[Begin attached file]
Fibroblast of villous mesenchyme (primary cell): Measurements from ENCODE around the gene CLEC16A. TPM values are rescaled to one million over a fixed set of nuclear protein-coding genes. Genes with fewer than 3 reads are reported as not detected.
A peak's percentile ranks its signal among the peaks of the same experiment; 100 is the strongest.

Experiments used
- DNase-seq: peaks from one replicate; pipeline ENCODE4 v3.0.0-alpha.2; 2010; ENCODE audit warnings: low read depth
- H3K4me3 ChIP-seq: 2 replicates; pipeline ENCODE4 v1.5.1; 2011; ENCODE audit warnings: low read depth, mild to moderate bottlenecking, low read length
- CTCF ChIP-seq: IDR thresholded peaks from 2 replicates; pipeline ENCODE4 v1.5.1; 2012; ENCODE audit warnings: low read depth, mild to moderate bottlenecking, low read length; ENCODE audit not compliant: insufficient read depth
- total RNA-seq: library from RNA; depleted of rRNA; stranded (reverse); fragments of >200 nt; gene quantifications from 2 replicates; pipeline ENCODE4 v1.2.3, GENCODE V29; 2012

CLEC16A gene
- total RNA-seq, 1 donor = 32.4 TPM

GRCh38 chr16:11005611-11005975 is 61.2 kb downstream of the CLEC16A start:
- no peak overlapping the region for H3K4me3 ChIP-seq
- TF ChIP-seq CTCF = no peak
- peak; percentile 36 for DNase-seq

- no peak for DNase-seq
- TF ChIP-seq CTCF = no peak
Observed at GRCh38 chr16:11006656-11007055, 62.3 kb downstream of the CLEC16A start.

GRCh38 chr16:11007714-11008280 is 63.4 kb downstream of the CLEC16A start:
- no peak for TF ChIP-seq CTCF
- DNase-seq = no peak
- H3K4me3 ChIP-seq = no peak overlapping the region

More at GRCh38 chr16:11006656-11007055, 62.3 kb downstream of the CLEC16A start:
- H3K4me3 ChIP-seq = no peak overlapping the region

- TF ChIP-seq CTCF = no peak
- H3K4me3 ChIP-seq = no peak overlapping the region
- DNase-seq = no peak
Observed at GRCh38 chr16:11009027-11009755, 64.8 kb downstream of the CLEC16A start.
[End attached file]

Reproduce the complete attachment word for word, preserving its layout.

Fibroblast of villous mesenchyme (primary cell): Measurements from ENCODE around the gene CLEC16A. TPM values are rescaled to one million over a fixed set of nuclear protein-coding genes. Genes with fewer than 3 reads are reported as not detected.
A peak's percentile ranks its signal among the peaks of the same experiment; 100 is the strongest.

Experiments used
- DNase-seq: peaks from one replicate; pipeline ENCODE4 v3.0.0-alpha.2; 2010; ENCODE audit warnings: low read depth
- H3K4me3 ChIP-seq: 2 replicates; pipeline ENCODE4 v1.5.1; 2011; ENCODE audit warnings: low read depth, mild to moderate bottlenecking, low read length
- CTCF ChIP-seq: IDR thresholded peaks from 2 replicates; pipeline ENCODE4 v1.5.1; 2012; ENCODE audit warnings: low read depth, mild to moderate bottlenecking, low read length; ENCODE audit not compliant: insufficient read depth
- total RNA-seq: library from RNA; depleted of rRNA; stranded (reverse); fragments of >200 nt; gene quantifications from 2 replicates; pipeline ENCODE4 v1.2.3, GENCODE V29; 2012

CLEC16A gene
- total RNA-seq, 1 donor = 32.4 TPM

GRCh38 chr16:11005611-11005975 is 61.2 kb downstream of the CLEC16A start:
- no peak overlapping the region for H3K4me3 ChIP-seq
- TF ChIP-seq CTCF = no peak
- peak; percentile 36 for DNase-seq

- no peak for DNase-seq
- TF ChIP-seq CTCF = no peak
Observed at GRCh38 chr16:11006656-11007055, 62.3 kb downstream of the CLEC16A start.

GRCh38 chr16:11007714-11008280 is 63.4 kb downstream of the CLEC16A start:
- no peak for TF ChIP-seq CTCF
- DNase-seq = no peak
- H3K4me3 ChIP-seq = no peak overlapping the region

More at GRCh38 chr16:11006656-11007055, 62.3 kb downstream of the CLEC16A start:
- H3K4me3 ChIP-seq = no peak overlapping the region

- TF ChIP-seq CTCF = no peak
- H3K4me3 ChIP-seq = no peak overlapping the region
- DNase-seq = no peak
Observed at GRCh38 chr16:11009027-11009755, 64.8 kb downstream of the CLEC16A start.